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What are the correct terms for the first three dimensions:
Line or length? I have seen both terms mentioned, but only line makes sense, as you can put it on any plane.
IS the second D correctly called surface or plane or width?
is the third correctly called Sphere, cube or volume?
Can a  curve only exist in the next dimension up? i.e, a curved line has to be in the second dimension as it needs to sets of coordinates.  a curved plane needs volume.
What would a curved volume be? Spherical geometry? Does it require time as a dimension?

Finally, is there any mechanism that would cause one dimension t begin unfolding into another


A line is a geometric object.  Length is a quantity.  A surface is another geometric object, so is a plane.  Width is a quantity (a linear quantity).  Spheres and cubes are again geometric objects, and volume is a quantity that geometric objects like spheres and cubes enclose.  Yes, curvature can only exist with a higher dimension, there is no perception of curvature in a single dimension or within the number of dimensions of confinement...withing that (say on the surface of a sphere, which would be 2D), only distance matters.  "Curved volume" is kind of not specific, but yes it requires a fourth dimension.

The last question makes no sense to me, sorry.


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Dr. Stephen O. Nelson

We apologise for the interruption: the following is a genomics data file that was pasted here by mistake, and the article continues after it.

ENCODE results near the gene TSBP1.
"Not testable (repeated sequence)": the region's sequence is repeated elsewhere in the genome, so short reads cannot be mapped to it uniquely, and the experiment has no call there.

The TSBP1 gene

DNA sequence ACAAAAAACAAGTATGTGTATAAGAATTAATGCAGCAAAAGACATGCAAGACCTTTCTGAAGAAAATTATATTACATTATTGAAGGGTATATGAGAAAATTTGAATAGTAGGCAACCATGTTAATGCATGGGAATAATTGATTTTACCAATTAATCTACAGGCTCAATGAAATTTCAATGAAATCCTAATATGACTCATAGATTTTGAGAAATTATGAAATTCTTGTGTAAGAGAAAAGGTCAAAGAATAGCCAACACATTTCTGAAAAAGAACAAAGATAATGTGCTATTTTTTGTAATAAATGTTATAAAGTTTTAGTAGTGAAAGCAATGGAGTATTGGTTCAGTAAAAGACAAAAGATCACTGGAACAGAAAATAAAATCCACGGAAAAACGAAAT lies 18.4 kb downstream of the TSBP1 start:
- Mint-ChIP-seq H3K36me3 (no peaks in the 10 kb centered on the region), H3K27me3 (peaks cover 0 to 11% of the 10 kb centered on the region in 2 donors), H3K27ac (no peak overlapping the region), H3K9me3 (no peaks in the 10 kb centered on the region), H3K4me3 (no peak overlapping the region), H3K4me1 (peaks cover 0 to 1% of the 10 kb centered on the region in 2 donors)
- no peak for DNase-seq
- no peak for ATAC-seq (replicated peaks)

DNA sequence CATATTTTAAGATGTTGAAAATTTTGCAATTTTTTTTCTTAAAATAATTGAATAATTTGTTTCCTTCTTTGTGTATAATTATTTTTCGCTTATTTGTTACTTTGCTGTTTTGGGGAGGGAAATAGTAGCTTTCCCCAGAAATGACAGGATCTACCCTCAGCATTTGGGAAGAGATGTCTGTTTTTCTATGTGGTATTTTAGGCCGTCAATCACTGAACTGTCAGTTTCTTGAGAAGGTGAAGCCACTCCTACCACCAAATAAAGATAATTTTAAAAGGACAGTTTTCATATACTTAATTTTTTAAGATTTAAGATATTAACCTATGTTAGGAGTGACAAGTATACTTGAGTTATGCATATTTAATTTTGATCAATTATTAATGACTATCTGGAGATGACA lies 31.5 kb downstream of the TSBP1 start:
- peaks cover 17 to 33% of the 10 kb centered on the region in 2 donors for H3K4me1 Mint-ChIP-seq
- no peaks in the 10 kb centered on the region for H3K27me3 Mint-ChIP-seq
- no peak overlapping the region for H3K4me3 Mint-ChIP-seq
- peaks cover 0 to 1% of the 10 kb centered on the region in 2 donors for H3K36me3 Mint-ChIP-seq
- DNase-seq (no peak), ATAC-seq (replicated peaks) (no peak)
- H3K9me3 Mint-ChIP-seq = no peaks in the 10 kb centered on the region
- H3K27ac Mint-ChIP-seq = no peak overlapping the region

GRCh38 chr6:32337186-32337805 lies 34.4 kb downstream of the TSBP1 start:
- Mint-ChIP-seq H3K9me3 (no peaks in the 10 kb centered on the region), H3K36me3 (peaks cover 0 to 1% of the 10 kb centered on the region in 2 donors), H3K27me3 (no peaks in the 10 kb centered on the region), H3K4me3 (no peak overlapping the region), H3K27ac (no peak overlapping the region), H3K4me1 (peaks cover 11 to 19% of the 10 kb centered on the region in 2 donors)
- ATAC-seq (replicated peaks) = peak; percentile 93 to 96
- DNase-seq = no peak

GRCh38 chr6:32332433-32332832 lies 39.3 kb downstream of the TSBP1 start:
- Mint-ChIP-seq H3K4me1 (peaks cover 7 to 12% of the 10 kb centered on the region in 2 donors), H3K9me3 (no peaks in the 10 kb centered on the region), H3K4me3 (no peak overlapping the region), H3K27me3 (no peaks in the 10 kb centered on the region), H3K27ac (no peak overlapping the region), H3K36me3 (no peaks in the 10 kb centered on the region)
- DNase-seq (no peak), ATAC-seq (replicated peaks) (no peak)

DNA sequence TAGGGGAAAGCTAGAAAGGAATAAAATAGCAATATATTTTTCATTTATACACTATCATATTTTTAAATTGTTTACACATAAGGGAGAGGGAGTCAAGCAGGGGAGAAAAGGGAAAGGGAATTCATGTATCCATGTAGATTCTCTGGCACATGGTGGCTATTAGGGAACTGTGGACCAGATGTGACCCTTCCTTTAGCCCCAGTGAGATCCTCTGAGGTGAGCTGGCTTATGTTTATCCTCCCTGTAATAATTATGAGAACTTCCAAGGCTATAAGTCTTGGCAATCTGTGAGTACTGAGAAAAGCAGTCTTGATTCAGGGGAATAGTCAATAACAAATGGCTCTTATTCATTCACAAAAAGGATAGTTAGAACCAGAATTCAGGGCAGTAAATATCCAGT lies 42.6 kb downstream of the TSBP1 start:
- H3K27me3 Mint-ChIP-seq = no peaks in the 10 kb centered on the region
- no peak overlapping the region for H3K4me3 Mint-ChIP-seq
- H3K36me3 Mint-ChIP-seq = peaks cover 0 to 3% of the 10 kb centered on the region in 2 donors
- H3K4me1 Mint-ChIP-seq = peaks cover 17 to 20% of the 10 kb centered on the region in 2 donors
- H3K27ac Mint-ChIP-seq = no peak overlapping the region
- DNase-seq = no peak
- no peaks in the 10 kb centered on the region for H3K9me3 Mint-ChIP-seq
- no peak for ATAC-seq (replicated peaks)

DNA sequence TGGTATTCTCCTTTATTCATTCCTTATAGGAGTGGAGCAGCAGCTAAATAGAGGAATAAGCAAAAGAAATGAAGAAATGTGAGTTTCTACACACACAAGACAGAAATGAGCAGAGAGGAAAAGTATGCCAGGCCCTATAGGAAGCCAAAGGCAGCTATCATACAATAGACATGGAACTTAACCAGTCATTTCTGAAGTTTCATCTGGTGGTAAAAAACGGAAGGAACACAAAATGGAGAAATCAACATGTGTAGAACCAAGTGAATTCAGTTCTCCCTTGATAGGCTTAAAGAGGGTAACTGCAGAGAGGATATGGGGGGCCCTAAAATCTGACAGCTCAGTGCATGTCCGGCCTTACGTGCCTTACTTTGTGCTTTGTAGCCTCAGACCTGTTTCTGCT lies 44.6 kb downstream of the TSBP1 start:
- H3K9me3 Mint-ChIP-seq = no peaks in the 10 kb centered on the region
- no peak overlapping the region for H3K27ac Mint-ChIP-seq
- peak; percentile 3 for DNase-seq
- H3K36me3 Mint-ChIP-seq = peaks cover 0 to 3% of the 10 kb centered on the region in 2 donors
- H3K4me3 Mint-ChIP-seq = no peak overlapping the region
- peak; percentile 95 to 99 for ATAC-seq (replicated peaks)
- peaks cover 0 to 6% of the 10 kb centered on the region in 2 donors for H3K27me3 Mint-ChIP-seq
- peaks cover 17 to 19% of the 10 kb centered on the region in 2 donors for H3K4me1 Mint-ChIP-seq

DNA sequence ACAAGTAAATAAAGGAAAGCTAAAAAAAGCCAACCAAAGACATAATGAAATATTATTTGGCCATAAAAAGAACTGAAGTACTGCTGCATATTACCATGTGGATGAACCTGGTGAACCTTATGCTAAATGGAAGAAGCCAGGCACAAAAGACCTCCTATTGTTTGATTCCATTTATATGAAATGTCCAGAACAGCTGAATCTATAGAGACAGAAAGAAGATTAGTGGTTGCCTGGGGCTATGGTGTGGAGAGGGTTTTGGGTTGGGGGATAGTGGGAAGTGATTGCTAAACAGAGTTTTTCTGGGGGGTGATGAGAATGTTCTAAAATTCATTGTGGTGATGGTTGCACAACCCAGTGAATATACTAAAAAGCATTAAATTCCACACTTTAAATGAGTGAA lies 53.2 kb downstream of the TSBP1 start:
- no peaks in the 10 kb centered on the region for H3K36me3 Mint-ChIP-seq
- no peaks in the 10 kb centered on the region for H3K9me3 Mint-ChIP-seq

I can answer most basic physics questions, physics questions about science fiction and everyday observations of physics, etc. I'm also usually good for science fair advice (I'm the regional science fair director). I do not answer homework problems. I will occasionally point out where a homework solution went wrong, though. I'm usually good at explaining odd observations that seem counterintuitive, energy science, nuclear physics, nuclear astrophysics, and alternative theories of physics are my specialties.


I was a physics professor at the University of Texas of the Permian Basin, research in nuclear technology and nuclear astrophysics. My travelling science show saw over 20,000 students of all ages. I taught physics, nuclear chemistry, radiation safety, vacuum technology, and answer tons of questions as I tour schools encouraging students to consider careers in science. I moved on to a non-academic job with more research just recently.

Ph. D. from Duke University in physics, research in nuclear astrophysics reactions, gamma-ray astronomy technology, and advanced nuclear reactors.

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